You Are Here by Wangari Mathenge explores the diasporic experience of home, drawing on the artist’s early memories and personal observations.
This latest body of work originated from stills from an animation work entitled The Ascendants, which is part of an ongoing series of the same name addressing relocation and acculturation in relation to diasporic communities.
“I have an ongoing series – The Expats – that was inspired by a conversation with a friend in which we made the realisation that two seemingly interchangeable words, expatriate and immigrant, were typically reserved as racial and wealth status or class signifiers,” Mathenge told Trebuchet. “While expats come from varied racial and socio-economic backgrounds the descriptor has been typically applied to the white western migrant. The series contemplates my family as expats in 1970s London where my father relocated the family while he was attached to the Commonwealth Secretariat. Considering my early beginnings in the diaspora and my later relocation to the United States for school made me think about how migrants strive to acclimatise to life abroad while retaining vestiges of their homeland. It was this idea of homemaking away from home that directed my investigation into diasporic material culture and its celebration in the living space. At its essence, this is what my latest body of work – The Ascendants – explores.”
Large-scale paintings present intimate snapshots of figures in domestic spaces, surrounded by everyday objects that act as markers of time, location, and culture. Significantly, Mathenge’s women reclaim the domestic sphere – traditionally a space for labour – as a place of sanctuary and learning. Her figures are depicted in poses of relaxation or contemplation, sprawled across the sofa lost in thought and often surrounded by books, signifying knowledge and intellectual curiosity.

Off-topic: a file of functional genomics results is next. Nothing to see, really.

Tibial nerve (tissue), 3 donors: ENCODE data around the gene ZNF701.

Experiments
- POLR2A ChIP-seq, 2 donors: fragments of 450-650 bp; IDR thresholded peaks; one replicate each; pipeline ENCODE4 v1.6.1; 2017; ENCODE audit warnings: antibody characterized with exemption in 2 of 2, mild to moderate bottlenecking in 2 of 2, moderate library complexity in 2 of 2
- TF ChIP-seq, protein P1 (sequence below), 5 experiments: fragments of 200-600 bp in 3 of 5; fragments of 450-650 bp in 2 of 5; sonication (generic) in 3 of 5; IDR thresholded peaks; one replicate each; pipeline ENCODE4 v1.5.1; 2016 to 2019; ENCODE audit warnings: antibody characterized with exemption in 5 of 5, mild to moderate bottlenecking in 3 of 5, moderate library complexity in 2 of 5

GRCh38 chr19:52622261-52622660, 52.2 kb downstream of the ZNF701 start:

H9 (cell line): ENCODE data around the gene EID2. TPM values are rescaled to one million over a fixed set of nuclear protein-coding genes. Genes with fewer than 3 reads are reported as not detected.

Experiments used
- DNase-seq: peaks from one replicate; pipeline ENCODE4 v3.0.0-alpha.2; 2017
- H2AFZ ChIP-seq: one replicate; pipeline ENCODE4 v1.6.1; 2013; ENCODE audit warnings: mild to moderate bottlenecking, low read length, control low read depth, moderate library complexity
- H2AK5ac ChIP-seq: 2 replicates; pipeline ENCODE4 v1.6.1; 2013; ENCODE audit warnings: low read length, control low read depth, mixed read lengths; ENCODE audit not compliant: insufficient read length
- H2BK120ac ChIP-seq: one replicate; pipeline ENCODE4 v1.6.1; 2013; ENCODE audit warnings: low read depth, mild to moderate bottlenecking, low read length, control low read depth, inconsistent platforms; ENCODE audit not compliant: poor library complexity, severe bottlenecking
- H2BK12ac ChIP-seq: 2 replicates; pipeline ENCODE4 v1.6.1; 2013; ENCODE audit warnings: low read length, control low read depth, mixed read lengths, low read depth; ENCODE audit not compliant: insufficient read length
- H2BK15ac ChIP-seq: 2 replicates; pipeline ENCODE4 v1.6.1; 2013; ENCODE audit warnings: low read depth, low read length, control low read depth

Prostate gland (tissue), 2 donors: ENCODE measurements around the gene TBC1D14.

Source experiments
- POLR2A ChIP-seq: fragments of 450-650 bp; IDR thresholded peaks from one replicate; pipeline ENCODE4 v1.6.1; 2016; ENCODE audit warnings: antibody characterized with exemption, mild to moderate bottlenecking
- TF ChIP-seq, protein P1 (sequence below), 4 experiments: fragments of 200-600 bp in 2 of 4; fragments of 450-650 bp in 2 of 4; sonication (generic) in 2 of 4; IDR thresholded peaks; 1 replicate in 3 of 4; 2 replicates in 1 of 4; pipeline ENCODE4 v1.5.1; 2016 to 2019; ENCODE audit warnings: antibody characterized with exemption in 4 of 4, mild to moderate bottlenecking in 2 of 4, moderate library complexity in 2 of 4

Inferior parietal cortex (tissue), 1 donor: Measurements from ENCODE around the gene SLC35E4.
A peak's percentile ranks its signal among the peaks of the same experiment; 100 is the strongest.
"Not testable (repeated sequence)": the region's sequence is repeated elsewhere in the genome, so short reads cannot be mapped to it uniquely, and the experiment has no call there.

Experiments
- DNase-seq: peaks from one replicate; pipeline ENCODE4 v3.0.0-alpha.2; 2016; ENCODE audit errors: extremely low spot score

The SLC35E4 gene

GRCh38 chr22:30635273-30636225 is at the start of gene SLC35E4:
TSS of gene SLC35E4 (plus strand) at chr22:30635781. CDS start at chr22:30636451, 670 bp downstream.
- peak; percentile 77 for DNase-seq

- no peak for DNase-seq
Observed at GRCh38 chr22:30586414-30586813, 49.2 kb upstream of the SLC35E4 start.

The exhibition also includes Mathenge’s first immersive installation, comprising a life-sized family living space complete with wallpaper, furniture and a retro television set playing the artist’s animation on a seven-minute loop.
“The installation is […] a fictional rendition of a room in my family’s 1970s London home. It will include objects that stay true to those owned and displayed in my family’s home,” she commented. “In the simplest terms, the installation depicts the past while the paintings depict the present. The installation allows the audience to step into a room in the reimagined diasporic home, while the paintings, a two dimensional presentation, afford a distanced observation of a similar space albeit of a different era. Thus, each lends a contemplation of space in dissimilar yet complimentary manner.”
Featured Image: The Ascendants XIV (TBT), 2021, oil on canvas,193 x 160 cm. Courtesy the artist and Pippy Houldsworth Gallery, London. Photo by Brian Griffin
Millie Walton is a London-based art writer and editor. She has contributed a broad range of arts and culture features and interviews to numerous international publications, and collaborated with artists and galleries globally. She also writes fiction and poetry.